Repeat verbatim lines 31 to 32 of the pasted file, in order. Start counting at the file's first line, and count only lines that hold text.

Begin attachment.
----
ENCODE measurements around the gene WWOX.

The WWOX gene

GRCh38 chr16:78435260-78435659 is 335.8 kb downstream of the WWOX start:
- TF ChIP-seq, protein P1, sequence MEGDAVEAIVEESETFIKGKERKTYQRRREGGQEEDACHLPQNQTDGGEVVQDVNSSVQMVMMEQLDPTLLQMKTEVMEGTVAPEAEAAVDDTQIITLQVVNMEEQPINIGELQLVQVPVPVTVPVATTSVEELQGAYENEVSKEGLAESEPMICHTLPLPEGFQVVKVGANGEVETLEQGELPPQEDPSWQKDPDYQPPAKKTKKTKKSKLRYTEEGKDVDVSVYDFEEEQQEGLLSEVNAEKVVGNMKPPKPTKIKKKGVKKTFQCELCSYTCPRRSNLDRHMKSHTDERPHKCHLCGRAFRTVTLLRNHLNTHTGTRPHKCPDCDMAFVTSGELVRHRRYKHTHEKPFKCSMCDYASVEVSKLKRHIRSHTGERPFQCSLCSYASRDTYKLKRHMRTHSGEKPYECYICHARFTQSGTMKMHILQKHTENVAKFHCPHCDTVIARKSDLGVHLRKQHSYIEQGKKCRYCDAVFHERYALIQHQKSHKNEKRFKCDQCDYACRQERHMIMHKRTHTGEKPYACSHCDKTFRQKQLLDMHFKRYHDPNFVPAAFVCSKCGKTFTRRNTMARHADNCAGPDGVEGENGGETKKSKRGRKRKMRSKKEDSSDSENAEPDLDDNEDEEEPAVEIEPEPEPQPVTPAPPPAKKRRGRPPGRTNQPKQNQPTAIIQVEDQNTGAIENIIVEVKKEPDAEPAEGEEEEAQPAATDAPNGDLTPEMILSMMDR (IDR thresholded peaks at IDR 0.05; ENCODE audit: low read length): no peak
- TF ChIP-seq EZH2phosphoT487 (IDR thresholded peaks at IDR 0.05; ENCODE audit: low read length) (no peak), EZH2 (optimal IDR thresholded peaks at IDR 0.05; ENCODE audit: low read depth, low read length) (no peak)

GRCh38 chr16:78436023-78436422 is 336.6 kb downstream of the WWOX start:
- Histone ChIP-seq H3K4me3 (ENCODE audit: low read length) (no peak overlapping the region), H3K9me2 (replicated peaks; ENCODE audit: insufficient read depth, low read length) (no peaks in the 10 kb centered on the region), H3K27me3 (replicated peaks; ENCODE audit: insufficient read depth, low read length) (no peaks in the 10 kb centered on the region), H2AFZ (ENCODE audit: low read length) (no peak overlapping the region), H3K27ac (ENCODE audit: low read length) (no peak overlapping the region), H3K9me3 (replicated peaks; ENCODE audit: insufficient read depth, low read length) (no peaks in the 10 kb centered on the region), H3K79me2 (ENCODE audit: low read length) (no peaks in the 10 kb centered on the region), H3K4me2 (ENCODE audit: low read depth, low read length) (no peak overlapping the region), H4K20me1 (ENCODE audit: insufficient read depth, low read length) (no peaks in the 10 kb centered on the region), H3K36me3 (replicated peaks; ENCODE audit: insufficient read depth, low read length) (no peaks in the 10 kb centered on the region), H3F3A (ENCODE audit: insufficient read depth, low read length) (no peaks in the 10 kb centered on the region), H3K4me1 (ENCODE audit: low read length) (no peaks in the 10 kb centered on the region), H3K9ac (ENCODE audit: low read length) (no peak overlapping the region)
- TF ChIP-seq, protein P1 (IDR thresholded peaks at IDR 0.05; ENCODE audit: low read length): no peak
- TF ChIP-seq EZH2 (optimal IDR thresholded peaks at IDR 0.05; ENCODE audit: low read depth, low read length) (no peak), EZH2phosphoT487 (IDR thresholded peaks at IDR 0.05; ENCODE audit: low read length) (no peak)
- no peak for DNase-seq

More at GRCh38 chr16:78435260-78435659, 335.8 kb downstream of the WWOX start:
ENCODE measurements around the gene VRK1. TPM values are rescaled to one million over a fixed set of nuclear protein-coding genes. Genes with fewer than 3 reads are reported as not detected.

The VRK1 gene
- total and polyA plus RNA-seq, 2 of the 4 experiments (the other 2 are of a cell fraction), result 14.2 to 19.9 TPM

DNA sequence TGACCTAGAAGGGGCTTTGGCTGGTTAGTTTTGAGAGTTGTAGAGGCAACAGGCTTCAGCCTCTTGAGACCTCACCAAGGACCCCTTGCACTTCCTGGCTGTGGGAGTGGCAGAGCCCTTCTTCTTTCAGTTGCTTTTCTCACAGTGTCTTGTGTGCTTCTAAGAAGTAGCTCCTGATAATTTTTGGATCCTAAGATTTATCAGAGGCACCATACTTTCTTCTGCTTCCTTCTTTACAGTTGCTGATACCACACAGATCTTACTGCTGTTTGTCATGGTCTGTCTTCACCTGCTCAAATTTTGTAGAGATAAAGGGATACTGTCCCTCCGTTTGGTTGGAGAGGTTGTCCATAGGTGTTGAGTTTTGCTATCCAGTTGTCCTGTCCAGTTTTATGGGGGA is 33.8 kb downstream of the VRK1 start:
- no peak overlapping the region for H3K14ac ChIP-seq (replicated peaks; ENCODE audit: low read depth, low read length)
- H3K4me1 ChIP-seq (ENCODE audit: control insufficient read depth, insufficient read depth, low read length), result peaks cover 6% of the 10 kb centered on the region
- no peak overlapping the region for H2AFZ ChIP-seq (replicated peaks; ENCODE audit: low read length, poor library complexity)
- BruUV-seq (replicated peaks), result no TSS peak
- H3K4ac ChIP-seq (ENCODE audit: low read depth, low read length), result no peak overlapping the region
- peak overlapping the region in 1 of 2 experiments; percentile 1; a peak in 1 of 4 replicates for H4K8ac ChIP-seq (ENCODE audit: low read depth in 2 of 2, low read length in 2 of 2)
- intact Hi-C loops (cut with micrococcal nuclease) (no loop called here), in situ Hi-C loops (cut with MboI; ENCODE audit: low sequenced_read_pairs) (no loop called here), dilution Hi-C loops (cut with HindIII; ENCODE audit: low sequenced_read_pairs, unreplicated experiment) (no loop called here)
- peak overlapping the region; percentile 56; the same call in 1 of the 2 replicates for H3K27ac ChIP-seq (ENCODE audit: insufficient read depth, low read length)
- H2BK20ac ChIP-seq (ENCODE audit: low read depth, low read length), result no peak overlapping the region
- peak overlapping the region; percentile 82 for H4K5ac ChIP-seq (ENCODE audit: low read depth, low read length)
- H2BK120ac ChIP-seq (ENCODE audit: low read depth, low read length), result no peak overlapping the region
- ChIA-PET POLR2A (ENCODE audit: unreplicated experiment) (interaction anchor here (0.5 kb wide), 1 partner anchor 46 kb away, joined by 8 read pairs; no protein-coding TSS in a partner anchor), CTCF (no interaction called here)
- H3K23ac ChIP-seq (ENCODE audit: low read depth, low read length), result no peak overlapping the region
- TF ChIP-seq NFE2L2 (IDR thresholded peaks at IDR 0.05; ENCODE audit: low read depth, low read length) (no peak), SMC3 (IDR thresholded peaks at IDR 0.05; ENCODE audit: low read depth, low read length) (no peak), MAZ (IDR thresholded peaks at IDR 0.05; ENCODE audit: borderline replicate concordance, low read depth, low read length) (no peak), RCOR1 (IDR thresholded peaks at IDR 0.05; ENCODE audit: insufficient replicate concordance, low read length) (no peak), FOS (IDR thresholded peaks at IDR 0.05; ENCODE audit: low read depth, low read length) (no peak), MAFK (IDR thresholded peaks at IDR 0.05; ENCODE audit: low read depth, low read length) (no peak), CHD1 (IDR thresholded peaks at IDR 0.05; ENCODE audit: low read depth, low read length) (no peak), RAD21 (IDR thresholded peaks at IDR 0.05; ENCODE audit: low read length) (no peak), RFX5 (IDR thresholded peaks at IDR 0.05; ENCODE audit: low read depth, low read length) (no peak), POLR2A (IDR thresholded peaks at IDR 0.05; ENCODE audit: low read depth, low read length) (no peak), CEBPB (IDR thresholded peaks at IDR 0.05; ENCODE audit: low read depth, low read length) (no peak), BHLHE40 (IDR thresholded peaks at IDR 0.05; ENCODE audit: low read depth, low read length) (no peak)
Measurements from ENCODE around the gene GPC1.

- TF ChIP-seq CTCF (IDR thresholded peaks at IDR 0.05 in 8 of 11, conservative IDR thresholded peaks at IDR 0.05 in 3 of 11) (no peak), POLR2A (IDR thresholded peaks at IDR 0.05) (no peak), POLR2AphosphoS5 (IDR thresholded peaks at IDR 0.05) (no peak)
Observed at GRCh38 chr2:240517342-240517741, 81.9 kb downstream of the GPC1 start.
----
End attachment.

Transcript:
- TF ChIP-seq CTCF (IDR thresholded peaks at IDR 0.05 in 8 of 11, conservative IDR thresholded peaks at IDR 0.05 in 3 of 11) (no peak), POLR2A (IDR thresholded peaks at IDR 0.05) (no peak), POLR2AphosphoS5 (IDR thresholded peaks at IDR 0.05) (no peak)
Observed at GRCh38 chr2:240517342-240517741, 81.9 kb downstream of the GPC1 start.